What President Obama can learn from Ireland

Mr. Obama's visit to Ireland last month offered the chance to absorb three lessons. Did he learn them?

President of Ireland Mary McAleese (left) and first lady Michelle Obama watch as President Obama signs the visitors book at Aras an Uachtarain, the official residence of the president of Ireland in Dublin May 23, 2011. Mr. Obama said Monday that the US and Ireland share a "blood link" that extends beyond strategic interests or foreign policy. the two nations also share a debt and deficit problem. Did Obama pick up the lesson?

Now that the Greek financial crisis is solved – temporarily, at least – the natural question is: Who's next?

Will it be Portugal? Ireland?

Since President Obama hasn't visited Greece, the closest he's come to seeing the effects of a debt crisis firsthand is in visits to Portugal and, most recently, Ireland. For a day late last month, Mr. Obama became O’Bama and discovered that he has vague Irish roots during a brief stop in Dublin, Ireland. Here are two financial lessons – and a diplomatic one – we hope he absorbed during his trip to “The Old Country”:

1. With the US deficit now at $14.3 trillion (ignoring off-balance-sheet debt), he may have asked Irish President Mary McAleese what it is like to live in a country that is going bankrupt. Ireland has avoided defaulting on its short-term debt only by borrowing even more from the International Monetary Fund and the European Union. Economic death is merely postponed.

Ms. McAleese might have suggested that the Irish state might not be in such a mess had it not spent far more than it received over many years. Of course, as soon as he left Irish soil Obama was promising to send out billions more in foreign aid to Egypt, Tunisia, and anyone else who wanted it, suggesting that he did not listen carefully enough to Ireland’s president on the subject of budget deficits.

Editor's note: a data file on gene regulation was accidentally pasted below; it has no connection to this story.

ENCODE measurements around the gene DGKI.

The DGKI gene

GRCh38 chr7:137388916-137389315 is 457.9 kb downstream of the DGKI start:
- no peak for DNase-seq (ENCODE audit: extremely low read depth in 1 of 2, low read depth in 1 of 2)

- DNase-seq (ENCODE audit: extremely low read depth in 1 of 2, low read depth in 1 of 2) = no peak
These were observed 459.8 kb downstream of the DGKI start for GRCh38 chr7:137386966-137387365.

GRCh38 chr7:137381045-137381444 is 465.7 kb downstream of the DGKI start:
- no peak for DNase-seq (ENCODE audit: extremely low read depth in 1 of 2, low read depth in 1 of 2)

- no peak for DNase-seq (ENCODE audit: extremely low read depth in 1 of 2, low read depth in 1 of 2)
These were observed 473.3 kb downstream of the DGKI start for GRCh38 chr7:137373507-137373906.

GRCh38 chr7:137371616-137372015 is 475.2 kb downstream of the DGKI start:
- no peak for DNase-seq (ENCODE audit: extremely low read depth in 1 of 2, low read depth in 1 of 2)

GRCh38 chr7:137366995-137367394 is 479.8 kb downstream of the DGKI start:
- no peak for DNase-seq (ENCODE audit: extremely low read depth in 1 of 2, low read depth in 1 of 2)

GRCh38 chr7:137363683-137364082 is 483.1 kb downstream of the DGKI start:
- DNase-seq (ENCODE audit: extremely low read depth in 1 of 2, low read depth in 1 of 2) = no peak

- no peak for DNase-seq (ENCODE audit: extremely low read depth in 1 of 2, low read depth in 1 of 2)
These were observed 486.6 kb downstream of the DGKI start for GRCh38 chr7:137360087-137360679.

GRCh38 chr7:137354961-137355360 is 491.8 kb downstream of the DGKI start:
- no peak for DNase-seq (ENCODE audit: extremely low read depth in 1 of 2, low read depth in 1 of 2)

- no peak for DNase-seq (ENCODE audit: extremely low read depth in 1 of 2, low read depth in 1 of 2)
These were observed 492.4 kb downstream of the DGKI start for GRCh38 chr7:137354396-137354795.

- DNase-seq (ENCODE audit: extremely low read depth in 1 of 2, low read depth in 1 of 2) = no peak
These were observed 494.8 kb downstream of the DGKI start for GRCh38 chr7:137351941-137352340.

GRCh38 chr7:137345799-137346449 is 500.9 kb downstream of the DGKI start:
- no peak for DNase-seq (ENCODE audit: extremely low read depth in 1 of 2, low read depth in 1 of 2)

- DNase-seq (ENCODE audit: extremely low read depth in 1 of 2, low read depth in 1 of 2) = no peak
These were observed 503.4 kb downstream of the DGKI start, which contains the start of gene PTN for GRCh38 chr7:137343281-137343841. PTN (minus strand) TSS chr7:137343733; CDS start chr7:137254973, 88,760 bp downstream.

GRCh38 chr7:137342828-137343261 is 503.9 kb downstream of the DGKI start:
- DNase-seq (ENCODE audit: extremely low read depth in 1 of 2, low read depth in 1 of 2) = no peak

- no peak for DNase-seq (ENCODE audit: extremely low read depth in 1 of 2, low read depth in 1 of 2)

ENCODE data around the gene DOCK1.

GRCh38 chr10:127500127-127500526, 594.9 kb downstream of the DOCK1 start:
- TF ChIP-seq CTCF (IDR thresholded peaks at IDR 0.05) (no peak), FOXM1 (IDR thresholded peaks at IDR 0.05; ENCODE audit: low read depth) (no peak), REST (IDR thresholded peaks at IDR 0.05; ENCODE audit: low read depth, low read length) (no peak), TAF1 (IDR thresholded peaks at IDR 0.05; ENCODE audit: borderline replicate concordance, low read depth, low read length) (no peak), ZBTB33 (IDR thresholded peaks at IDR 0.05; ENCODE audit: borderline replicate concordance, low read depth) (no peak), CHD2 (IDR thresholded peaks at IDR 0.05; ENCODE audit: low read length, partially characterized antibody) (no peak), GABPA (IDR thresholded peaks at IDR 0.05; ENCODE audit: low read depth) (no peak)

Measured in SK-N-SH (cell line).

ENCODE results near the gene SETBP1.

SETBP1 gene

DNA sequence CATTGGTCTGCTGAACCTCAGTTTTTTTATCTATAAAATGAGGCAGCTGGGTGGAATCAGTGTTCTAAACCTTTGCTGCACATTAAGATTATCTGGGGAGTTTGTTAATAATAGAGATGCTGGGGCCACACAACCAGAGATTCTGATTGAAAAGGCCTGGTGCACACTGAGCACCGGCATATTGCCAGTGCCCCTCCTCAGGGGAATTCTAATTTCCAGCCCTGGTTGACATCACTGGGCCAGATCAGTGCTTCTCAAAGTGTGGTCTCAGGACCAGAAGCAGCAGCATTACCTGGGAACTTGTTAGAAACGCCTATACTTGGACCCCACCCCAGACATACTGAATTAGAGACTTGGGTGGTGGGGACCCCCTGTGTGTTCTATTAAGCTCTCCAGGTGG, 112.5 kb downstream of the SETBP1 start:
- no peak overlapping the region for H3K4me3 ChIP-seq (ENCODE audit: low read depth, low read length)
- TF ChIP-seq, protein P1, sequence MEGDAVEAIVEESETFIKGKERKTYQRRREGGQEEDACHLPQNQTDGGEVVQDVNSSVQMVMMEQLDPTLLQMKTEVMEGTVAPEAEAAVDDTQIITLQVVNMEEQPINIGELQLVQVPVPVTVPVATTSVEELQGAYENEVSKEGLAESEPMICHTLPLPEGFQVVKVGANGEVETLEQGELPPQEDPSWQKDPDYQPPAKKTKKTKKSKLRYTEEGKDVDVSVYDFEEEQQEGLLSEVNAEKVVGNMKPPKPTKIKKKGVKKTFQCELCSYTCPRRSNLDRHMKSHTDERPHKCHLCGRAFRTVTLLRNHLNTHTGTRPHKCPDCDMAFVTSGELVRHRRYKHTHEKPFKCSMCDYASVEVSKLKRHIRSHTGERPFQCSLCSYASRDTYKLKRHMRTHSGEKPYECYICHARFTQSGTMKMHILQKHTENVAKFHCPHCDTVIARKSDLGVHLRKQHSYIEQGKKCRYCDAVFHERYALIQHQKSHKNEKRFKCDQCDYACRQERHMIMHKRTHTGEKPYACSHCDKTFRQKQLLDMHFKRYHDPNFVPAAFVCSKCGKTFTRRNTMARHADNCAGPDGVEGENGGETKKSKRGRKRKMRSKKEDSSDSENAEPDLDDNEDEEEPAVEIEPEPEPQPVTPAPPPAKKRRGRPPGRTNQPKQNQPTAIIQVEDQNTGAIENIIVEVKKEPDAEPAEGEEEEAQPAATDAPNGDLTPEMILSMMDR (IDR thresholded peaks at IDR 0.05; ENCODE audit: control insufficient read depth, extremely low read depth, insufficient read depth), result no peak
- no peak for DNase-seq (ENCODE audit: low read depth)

2. I doubt that Ms McAleese would have lectured the US president on the difficulties of bringing peace to a country where one has to negotiate with terrorists. Nevertheless, Obama has said that he will bring peace to the Middle East, forcing the Israelis to do business with the respectable government of Hamas in Gaza. Of course there is a respectable government in Northern Ireland now containing the men who for 30 years led the terrorist Irish Republican Army organisation.

We have peace in our time. Except we do not.

Sectarian violence in Northern Ireland is at a multiyear high. More than 1,000 people in Ulster are allowed to carry guns as they have received death threats from terrorists who are now shooting policemen and laying bombs in London once again. In Ireland, we pretend there is peace by not reporting the violence and by praising former terrorists who now sit in government. Perhaps that is the sort of peace Obama will bring to the Middle East – maybe he did learn something.

3. When passing through Dublin Obama might have noticed that less than 100 years ago this whole country was part of the British Empire. Back then, the pound sterling was a currency accepted everywhere. Britain was the dominant industrial, military and economic force in the world. Britain even exported its own culture across the globe teaching folk in every continent to speak English, learn about St. George and the dragon, and to understand the complex rules of cricket.

Less than 40 years later Dublin was part of an Irish Free State as the British Empire had all but disappeared. Britain had spent beyond its means. It had overextended itself militarily. Its currency had collapsed and was not accepted anywhere outside Britain and a few rocks in the South Atlantic. Its industrial might had been throttled by excessive state intervention and it wasn’t even very good at cricket anymore.

It took 40 years for Britain to slump from an empire to a bit part player. The world moves faster these days, especially if one is led by a man seemingly determined to repeat the mistakes of history. Somehow, I think this last message was lost on Obama during his brief “homecoming” trip.

Tom Winnifrith, a fund manager with, is originally from Ireland and lives on one of the few little rocks that still form the British Empire – the Isle of Man.

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